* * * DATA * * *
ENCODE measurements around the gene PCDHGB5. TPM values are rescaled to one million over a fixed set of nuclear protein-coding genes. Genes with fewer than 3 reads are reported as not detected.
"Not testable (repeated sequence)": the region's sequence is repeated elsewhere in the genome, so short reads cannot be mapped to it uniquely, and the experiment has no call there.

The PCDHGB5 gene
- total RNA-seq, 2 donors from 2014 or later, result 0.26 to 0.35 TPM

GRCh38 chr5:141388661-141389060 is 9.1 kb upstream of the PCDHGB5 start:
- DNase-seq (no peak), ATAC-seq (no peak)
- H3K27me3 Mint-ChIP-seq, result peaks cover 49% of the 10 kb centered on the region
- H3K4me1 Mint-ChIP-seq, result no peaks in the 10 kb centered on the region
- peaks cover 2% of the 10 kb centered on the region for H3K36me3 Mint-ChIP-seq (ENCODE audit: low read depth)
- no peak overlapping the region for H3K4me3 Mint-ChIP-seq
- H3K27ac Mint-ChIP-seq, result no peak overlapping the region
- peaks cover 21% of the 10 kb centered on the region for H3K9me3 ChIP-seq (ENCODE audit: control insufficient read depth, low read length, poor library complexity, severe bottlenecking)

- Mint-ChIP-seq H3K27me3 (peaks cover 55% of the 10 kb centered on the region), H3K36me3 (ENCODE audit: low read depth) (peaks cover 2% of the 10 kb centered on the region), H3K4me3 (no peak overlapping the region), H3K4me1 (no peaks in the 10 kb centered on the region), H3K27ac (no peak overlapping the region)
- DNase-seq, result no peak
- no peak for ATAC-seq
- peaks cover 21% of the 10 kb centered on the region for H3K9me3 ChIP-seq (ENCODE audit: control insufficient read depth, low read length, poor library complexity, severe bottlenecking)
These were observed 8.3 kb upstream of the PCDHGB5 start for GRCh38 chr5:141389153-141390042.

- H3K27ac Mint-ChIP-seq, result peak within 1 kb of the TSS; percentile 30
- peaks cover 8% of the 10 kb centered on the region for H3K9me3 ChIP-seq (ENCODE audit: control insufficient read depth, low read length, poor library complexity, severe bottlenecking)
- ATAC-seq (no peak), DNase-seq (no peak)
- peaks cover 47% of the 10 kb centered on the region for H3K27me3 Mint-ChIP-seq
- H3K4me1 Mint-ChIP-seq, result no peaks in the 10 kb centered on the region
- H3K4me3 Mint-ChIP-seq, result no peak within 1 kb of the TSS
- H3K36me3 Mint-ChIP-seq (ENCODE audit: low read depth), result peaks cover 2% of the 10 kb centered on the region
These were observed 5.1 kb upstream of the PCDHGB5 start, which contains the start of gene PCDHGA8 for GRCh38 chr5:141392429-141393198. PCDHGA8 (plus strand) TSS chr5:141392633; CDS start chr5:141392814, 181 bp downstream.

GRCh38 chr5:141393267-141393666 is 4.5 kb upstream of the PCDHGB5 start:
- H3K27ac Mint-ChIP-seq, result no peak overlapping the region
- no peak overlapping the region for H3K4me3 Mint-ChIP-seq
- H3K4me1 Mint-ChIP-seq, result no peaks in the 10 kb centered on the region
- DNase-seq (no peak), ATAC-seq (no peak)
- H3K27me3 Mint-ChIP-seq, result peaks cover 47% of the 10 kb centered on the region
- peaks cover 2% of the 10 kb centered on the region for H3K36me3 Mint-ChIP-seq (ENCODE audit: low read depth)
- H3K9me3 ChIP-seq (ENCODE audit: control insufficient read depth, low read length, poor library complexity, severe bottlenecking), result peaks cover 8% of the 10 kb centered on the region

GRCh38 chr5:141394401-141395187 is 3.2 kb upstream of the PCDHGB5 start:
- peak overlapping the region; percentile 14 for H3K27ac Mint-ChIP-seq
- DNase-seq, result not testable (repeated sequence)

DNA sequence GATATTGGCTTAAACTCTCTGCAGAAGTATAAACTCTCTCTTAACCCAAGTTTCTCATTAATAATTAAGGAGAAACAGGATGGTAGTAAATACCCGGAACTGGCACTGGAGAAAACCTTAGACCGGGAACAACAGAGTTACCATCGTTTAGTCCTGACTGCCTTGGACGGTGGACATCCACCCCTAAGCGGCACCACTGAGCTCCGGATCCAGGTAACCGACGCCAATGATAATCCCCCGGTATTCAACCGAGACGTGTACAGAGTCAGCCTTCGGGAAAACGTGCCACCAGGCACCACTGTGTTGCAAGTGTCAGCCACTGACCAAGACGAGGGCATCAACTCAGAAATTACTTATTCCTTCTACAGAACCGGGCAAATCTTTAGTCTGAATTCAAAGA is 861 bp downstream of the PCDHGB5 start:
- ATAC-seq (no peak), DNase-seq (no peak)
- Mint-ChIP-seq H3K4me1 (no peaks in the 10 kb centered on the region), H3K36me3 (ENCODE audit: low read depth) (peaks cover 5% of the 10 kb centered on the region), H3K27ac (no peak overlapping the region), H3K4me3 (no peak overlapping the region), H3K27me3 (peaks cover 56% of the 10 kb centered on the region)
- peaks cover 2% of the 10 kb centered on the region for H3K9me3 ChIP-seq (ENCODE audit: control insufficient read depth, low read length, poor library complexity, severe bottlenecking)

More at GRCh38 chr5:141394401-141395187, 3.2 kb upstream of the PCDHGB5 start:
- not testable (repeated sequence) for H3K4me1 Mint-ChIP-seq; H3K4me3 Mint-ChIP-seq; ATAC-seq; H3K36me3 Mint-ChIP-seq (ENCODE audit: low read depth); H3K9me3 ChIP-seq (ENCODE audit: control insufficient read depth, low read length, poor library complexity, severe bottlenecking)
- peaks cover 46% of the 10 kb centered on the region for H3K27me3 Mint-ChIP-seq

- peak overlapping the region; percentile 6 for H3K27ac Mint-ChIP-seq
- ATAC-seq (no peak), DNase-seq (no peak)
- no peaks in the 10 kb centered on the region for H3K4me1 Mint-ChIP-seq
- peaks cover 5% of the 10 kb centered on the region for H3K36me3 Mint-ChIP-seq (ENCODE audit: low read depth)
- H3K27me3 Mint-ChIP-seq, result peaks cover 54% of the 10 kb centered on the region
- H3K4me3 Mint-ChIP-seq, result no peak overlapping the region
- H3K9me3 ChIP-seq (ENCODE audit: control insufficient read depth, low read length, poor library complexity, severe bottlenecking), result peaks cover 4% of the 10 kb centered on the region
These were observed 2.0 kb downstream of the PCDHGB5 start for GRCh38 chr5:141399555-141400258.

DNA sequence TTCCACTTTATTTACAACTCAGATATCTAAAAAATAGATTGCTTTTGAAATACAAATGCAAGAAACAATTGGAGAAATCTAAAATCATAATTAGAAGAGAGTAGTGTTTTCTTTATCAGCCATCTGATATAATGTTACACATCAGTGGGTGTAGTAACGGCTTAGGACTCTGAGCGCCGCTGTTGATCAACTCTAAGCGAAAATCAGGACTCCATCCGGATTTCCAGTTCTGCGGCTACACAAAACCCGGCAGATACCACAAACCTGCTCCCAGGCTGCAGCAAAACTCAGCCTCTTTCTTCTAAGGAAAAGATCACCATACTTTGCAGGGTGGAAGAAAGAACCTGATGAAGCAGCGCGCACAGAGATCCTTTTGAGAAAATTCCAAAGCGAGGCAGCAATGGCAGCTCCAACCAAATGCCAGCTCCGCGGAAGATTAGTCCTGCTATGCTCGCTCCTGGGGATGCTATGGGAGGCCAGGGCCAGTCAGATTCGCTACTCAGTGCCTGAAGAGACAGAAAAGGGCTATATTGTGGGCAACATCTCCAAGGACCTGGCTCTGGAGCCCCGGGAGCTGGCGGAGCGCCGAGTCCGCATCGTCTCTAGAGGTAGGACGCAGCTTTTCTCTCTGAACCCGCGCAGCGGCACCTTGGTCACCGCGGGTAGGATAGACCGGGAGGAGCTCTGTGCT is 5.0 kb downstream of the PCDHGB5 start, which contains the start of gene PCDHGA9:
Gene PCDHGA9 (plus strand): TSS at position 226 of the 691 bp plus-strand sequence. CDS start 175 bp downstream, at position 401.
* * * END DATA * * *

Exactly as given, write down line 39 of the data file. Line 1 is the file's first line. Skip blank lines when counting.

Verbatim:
- Mint-ChIP-seq H3K4me1 (no peaks in the 10 kb centered on the region), H3K36me3 (ENCODE audit: low read depth) (peaks cover 5% of the 10 kb centered on the region), H3K27ac (no peak overlapping the region), H3K4me3 (no peak overlapping the region), H3K27me3 (peaks cover 56% of the 10 kb centered on the region)